Yet the Kremlin has not quite abandoned the ruling party. Just last month, Putin emphasized the “need to preserve the unity of the United Russia faction in the State Duma,” according to comments by RIA Novosti. To be sure, the party remains by far the most dominant force in politics and, despite some disappointments, secured comfortable victories in last October’s nationwide regional elections.
Party members, meanwhile, appear less than concerned about United Russia’s future.
In a recent interview with independent news portal Lenta.ru, Andrei Isayev, deputy secretary of the party’s general council, acknowledged that the ruling party faces few threats to its current grip over the State Duma.
“I must disappoint those who are prepared to see United Russia disappear in the coming years,” he said, adding that an ongoing media “campaign” is aimed at discrediting United Russia.
Hints that the ruling party is keen on both prolonging and even reforming its existence arrived with the recent launch of a United Russia “civic university,” aimed at training future cadres of party members. According to Medvedev, who addressed the university’s opening ceremony late last month, the school will help improve party recruitment and communication – both with the press and its electorate.
Nevertheless, United Russia is likely looking down the road at the next Duma vote, which some have speculated could arrive as soon as within a year, should Putin decide to dissolve parliament and call snap elections.
And here may lie the key to the party’s – and the front’s – future.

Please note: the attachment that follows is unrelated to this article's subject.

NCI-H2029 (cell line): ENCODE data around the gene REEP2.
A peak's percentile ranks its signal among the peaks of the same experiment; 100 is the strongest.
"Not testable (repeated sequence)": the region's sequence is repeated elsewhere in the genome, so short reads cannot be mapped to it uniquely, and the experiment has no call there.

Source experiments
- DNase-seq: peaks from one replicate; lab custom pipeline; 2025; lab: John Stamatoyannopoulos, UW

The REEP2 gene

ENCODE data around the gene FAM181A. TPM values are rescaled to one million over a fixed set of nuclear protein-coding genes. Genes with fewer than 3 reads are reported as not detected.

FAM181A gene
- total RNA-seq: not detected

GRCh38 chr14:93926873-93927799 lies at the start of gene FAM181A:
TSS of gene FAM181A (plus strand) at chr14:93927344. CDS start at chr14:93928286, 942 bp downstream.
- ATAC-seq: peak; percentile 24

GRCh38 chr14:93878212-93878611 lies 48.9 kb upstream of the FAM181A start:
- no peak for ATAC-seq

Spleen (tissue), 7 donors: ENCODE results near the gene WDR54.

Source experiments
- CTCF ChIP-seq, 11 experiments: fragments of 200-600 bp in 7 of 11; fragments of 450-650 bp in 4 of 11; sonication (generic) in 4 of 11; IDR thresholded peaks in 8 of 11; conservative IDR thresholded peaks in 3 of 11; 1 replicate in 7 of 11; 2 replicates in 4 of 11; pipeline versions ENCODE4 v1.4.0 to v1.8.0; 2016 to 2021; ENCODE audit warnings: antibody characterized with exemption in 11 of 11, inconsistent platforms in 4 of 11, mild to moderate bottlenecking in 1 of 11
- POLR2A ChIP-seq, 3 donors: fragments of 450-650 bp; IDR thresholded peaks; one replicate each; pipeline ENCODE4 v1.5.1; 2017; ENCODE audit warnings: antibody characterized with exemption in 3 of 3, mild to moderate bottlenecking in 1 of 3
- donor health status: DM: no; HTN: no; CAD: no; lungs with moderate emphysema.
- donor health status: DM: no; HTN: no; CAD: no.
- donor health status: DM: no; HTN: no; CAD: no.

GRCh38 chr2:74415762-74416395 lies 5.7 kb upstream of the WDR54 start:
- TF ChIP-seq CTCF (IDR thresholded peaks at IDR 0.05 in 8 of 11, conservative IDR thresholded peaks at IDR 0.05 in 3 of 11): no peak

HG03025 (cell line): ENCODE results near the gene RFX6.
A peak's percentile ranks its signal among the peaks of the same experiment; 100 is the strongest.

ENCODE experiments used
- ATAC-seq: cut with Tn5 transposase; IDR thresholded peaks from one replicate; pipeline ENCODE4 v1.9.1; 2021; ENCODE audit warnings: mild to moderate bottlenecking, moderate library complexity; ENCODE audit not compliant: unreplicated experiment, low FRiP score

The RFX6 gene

Legislation recently submitted by Putin would enact changes to the method of electing representatives to the State Duma. Under the proposed law, half of the legislature would be elected from political party lists and the other half chosen from single-mandate constituencies. Some experts say this would allow fresh-faced, Kremlin-loyal candidates outside of United Russia to run as independents under the banner of the nominally apolitical People’s Front.
According to Kryshtanovskaya, that could pave the way for cohabitation in parliament between the People’s Front and United Russia, creating an even stronger – and, arguably, more credible – parliamentary base of support for the Kremlin.
“I don’t exclude that in the more distant future, we’ll see a two-party system,” she said, “in which United Russia would be a center-right party, and the People’s Front a center-left party.”
Skeptics, however, doubt the efficacy of Putin’s new pet project – partly because of its unclear strategy, and partly because of its association in voters’ minds with the discredited ruling party. Korgunyuk, the INDEM analyst, says the People’s Front has so far failed to prove itself as anything but a “subset of United Russia, whose true functions are unknown.”
As for United Russia itself, according to him, its fate is dependent largely on Putin, especially given Russia’s system of personalized politics.
“If Putin were to lose power tomorrow, absolutely nothing would remain of United Russia,” he said.